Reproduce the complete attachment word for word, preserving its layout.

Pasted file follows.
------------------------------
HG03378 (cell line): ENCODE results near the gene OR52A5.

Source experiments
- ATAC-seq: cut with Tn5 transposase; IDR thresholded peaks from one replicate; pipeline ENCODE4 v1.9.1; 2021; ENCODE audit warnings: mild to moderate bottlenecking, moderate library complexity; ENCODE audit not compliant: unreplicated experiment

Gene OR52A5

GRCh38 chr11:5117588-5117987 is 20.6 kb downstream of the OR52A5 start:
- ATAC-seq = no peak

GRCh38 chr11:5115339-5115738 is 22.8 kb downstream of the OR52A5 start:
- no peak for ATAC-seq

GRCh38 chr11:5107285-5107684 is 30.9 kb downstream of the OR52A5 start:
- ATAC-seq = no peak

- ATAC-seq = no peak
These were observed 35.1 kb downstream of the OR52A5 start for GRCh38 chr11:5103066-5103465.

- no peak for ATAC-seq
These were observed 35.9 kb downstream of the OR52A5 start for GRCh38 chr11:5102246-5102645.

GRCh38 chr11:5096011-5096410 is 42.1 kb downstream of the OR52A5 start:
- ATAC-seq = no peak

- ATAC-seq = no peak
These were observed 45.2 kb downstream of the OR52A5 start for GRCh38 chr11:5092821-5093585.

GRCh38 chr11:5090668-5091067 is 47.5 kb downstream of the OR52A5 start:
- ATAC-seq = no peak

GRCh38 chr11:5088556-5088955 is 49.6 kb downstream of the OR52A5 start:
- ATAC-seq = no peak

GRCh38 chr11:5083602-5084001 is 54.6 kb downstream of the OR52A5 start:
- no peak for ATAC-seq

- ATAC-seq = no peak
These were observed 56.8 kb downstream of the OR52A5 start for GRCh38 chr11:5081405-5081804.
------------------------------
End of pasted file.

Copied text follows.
HG03378 (cell line): ENCODE results near the gene OR52A5.

Source experiments
- ATAC-seq: cut with Tn5 transposase; IDR thresholded peaks from one replicate; pipeline ENCODE4 v1.9.1; 2021; ENCODE audit warnings: mild to moderate bottlenecking, moderate library complexity; ENCODE audit not compliant: unreplicated experiment

Gene OR52A5

GRCh38 chr11:5117588-5117987 is 20.6 kb downstream of the OR52A5 start:
- ATAC-seq = no peak

GRCh38 chr11:5115339-5115738 is 22.8 kb downstream of the OR52A5 start:
- no peak for ATAC-seq

GRCh38 chr11:5107285-5107684 is 30.9 kb downstream of the OR52A5 start:
- ATAC-seq = no peak

- ATAC-seq = no peak
These were observed 35.1 kb downstream of the OR52A5 start for GRCh38 chr11:5103066-5103465.

- no peak for ATAC-seq
These were observed 35.9 kb downstream of the OR52A5 start for GRCh38 chr11:5102246-5102645.

GRCh38 chr11:5096011-5096410 is 42.1 kb downstream of the OR52A5 start:
- ATAC-seq = no peak

- ATAC-seq = no peak
These were observed 45.2 kb downstream of the OR52A5 start for GRCh38 chr11:5092821-5093585.

GRCh38 chr11:5090668-5091067 is 47.5 kb downstream of the OR52A5 start:
- ATAC-seq = no peak

GRCh38 chr11:5088556-5088955 is 49.6 kb downstream of the OR52A5 start:
- ATAC-seq = no peak

GRCh38 chr11:5083602-5084001 is 54.6 kb downstream of the OR52A5 start:
- no peak for ATAC-seq

- ATAC-seq = no peak
These were observed 56.8 kb downstream of the OR52A5 start for GRCh38 chr11:5081405-5081804.